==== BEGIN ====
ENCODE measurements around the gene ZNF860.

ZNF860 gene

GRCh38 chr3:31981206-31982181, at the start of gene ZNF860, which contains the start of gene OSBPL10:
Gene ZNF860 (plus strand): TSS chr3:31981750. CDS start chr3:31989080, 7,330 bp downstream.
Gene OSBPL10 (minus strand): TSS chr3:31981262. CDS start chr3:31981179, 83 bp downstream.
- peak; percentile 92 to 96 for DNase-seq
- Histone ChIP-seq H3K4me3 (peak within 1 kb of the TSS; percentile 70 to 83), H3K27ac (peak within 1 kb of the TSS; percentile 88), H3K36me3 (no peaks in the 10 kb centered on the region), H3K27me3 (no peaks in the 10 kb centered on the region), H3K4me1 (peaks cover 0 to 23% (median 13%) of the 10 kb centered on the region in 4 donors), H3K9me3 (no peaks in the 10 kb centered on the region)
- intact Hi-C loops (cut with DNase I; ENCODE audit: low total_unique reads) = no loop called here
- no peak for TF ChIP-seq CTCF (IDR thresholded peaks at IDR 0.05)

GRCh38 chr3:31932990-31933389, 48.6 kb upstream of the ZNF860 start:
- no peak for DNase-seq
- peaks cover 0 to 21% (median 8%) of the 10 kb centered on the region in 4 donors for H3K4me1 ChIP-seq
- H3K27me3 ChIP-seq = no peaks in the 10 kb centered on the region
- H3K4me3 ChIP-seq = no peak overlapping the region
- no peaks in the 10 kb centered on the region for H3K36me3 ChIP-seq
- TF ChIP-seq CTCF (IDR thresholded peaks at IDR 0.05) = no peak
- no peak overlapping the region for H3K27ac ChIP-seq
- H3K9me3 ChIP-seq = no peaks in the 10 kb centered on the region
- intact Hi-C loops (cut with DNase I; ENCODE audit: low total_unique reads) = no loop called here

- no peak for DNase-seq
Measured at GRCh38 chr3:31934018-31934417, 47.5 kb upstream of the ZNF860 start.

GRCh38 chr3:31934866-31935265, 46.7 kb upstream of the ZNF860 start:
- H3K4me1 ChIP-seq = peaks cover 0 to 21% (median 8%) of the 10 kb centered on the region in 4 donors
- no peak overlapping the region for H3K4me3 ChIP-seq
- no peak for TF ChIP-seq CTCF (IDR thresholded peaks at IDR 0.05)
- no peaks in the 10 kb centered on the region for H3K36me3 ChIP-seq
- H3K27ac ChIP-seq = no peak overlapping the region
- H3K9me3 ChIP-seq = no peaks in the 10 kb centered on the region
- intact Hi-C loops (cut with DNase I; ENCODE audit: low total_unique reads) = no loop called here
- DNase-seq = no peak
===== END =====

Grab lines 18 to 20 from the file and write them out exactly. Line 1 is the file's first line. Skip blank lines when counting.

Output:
- H3K9me3 ChIP-seq = no peaks in the 10 kb centered on the region
- intact Hi-C loops (cut with DNase I; ENCODE audit: low total_unique reads) = no loop called here

- no peak for DNase-seq